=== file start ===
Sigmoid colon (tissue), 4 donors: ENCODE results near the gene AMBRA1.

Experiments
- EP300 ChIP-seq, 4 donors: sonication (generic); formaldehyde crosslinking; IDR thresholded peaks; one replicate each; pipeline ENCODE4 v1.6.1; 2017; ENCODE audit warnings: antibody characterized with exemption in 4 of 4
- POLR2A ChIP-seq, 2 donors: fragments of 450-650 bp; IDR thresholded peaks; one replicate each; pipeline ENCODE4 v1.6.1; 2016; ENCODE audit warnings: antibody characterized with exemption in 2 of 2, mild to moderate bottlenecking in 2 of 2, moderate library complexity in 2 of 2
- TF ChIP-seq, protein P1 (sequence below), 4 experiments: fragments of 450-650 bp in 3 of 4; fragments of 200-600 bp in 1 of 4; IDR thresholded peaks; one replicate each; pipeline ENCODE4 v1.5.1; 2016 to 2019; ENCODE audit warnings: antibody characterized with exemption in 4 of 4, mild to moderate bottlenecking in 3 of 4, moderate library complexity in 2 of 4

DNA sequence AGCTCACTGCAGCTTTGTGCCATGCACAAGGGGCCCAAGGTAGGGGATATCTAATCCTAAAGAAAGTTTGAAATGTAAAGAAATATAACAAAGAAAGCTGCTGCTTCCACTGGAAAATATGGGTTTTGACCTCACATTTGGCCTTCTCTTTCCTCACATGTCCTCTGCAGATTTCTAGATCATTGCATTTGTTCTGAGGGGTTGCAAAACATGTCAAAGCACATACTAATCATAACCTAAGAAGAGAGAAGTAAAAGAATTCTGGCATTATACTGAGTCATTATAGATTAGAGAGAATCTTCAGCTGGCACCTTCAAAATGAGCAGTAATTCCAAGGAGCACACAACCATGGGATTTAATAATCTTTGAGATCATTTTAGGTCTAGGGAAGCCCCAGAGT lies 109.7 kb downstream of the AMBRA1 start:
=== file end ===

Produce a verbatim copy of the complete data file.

Sigmoid colon (tissue), 4 donors: ENCODE results near the gene AMBRA1.

Experiments
- EP300 ChIP-seq, 4 donors: sonication (generic); formaldehyde crosslinking; IDR thresholded peaks; one replicate each; pipeline ENCODE4 v1.6.1; 2017; ENCODE audit warnings: antibody characterized with exemption in 4 of 4
- POLR2A ChIP-seq, 2 donors: fragments of 450-650 bp; IDR thresholded peaks; one replicate each; pipeline ENCODE4 v1.6.1; 2016; ENCODE audit warnings: antibody characterized with exemption in 2 of 2, mild to moderate bottlenecking in 2 of 2, moderate library complexity in 2 of 2
- TF ChIP-seq, protein P1 (sequence below), 4 experiments: fragments of 450-650 bp in 3 of 4; fragments of 200-600 bp in 1 of 4; IDR thresholded peaks; one replicate each; pipeline ENCODE4 v1.5.1; 2016 to 2019; ENCODE audit warnings: antibody characterized with exemption in 4 of 4, mild to moderate bottlenecking in 3 of 4, moderate library complexity in 2 of 4

DNA sequence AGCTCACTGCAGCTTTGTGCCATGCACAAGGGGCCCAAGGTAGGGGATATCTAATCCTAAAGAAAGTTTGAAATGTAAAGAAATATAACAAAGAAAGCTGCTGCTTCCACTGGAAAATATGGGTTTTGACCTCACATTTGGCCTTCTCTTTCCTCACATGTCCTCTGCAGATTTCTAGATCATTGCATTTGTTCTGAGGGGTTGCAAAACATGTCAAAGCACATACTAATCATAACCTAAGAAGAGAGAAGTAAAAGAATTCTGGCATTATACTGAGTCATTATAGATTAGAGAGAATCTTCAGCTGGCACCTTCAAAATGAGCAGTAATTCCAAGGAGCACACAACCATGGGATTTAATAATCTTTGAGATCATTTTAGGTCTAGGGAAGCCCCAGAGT lies 109.7 kb downstream of the AMBRA1 start: